Prototypes of novel SOFC fuel cell modules with a total output of 25 kWel are used to set up the demonstrators in laboratory operation. These are integrated into an overall system consisting of a process gas module, an afterburner for hot exhaust gas and a DC-AC converter. The process gas module converts liquid fuel into a hydrogen-rich fuel gas to operate the fuel cell module. During the tests on the overall system demonstrator, the researchers evaluated the operating points, load changes and starting behavior. The emission values are significantly lower than those of conventional engine units.
The development of the process gas module took a major step toward technological maturity. A central element of the module is the catalytic converter installed in it, whose service life has a major influence on the economy of the overall system. With optimized process strategies, for example with regard to the temperature and mixing ratio of water, as well as the combination with sulfur-free synthetic and biogenic fuels, an increased catalyst service life of more than 10,000 h can be realized. This means that economical maintenance concepts are also achievable. In addition, it has been possible to close the system’s process water balance by condensing the water and treating it for use in the cycle.
New development: passive anode exhaust gas recirculation
The hot residual anode gas from the fuel cells remains in the system for further use. Part of the residual gas is converted to thermal energy in the afterburner, which is then used to provide the process steam in the steam reforming unit via a high-temperature heat exchanger. To utilize the remaining residual gas portion, OWI has developed a completely new technology: passive anode gas recirculation. As a result, hydrogen-containing portions of the residual gas remain in the system and can be further utilized. Residual gas recirculation with hot gas blowers is the state of the art in SOFC fuel cell systems, but they are expensive, prone to failure and reduce overall system efficiency. Passive anode gas recirculation serves the same purpose as a blower, but works by propelling a jet of hot steam. OWI developed the component using numerical simulations (CFD). It was manufactured using the 3D metal-printing process, which enables the production of compact apparatus that take up significantly less space in the system. Material tests conducted by OWI confirm the comparability of additive manufacturing with conventionally manufactured components. A proof of concept demonstrates the functionality of recirculation for all operating points, startup and load cycling.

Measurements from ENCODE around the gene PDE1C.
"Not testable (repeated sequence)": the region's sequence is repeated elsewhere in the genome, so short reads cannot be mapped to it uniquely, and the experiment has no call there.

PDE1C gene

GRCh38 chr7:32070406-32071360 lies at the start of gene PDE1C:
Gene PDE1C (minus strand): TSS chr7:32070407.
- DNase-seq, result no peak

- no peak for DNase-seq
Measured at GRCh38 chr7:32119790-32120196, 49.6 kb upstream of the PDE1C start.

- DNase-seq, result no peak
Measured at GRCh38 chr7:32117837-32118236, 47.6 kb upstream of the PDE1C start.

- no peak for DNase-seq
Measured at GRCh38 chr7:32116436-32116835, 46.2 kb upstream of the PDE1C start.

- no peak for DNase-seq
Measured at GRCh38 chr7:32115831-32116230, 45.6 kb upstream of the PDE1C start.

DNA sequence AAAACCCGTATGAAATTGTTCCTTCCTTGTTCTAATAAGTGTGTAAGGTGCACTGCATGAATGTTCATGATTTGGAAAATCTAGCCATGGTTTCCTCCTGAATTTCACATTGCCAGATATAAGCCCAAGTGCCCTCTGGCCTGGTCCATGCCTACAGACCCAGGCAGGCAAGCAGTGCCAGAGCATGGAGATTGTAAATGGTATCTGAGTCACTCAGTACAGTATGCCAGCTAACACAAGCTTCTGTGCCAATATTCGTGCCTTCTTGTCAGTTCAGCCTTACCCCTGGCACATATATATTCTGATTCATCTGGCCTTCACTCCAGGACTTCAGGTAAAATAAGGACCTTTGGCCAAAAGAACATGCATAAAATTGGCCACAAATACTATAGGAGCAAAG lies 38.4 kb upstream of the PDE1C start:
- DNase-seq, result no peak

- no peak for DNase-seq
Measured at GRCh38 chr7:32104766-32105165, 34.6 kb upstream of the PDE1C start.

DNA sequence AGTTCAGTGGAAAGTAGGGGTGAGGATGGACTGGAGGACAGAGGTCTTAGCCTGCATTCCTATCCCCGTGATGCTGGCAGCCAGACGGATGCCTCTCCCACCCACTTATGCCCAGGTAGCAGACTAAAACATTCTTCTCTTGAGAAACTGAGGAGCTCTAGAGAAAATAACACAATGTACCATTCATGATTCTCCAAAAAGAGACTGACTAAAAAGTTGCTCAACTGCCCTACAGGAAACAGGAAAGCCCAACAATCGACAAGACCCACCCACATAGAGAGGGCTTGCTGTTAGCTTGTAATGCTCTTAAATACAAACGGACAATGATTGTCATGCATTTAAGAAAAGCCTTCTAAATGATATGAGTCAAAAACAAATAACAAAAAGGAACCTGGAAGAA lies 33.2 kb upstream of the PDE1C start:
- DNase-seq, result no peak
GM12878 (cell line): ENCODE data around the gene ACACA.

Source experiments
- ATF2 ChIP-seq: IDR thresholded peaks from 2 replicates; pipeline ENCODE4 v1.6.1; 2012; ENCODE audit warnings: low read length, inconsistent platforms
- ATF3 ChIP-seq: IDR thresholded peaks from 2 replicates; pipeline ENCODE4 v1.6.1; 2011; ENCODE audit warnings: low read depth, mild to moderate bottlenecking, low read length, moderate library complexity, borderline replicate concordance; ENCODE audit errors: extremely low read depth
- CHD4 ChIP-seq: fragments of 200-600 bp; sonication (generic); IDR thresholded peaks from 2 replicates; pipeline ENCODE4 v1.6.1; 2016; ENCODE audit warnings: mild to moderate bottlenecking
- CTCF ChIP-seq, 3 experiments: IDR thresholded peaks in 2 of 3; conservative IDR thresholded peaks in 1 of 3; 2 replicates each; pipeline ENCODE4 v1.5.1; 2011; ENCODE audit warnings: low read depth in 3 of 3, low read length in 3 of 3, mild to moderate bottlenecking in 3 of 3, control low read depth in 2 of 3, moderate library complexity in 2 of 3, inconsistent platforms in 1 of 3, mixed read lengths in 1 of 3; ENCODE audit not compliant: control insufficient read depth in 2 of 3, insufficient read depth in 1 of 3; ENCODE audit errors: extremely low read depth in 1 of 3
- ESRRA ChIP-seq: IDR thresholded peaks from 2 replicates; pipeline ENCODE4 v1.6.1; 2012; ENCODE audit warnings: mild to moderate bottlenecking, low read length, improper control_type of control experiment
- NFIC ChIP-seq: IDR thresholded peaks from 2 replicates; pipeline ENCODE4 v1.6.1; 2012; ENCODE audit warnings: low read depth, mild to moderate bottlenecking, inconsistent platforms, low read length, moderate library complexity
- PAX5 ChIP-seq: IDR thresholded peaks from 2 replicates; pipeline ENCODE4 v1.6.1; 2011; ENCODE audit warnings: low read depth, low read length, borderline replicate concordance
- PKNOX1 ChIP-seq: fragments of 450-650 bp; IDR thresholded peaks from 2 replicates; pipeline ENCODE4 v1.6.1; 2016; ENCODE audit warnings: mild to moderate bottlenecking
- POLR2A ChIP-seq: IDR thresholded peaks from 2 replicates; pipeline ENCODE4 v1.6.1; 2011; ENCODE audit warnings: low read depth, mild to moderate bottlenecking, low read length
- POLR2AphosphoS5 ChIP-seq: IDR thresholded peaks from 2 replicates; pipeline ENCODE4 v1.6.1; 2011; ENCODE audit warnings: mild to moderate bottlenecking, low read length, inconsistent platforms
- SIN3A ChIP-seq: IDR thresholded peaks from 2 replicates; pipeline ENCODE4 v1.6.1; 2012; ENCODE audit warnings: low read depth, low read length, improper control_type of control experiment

MultiSchIBZ was one of the lighthouse projects of the e4ships research cluster for sustainable shipping of the future. The key to the success of the project was process knowledge of the complex systems as well as smart manufacturing processes for compact components with high power density. Upscaling of the laboratory demonstrator for the implementation of a larger overall system demonstrator with an output of 300 kWel has already taken place. Its implementation is the goal of an intended follow-up project. The partners of the MultiSchIBZ consortium led by OWI Science for Fuels gGmbH were DNV, Hülsenbusch Apparatebau, Institute of Thermodynamics at Leibniz University Hannover, Institute of Electrical Energy Systems at Leibniz University Hannover, Rosswag Engineering, Sunfire, Tec4Fuels and the Center for Fuel Cell Technology.
MultiSchIBZ was funded by the German Federal Ministry of Digital Affairs and Transport within the framework of the National Hydrogen and Fuel Cell Technology Innovation Program with a total of 7,163,422 euros. The funding guideline is coordinated by NOW GmbH and implemented by Project Management Jülich (PtJ).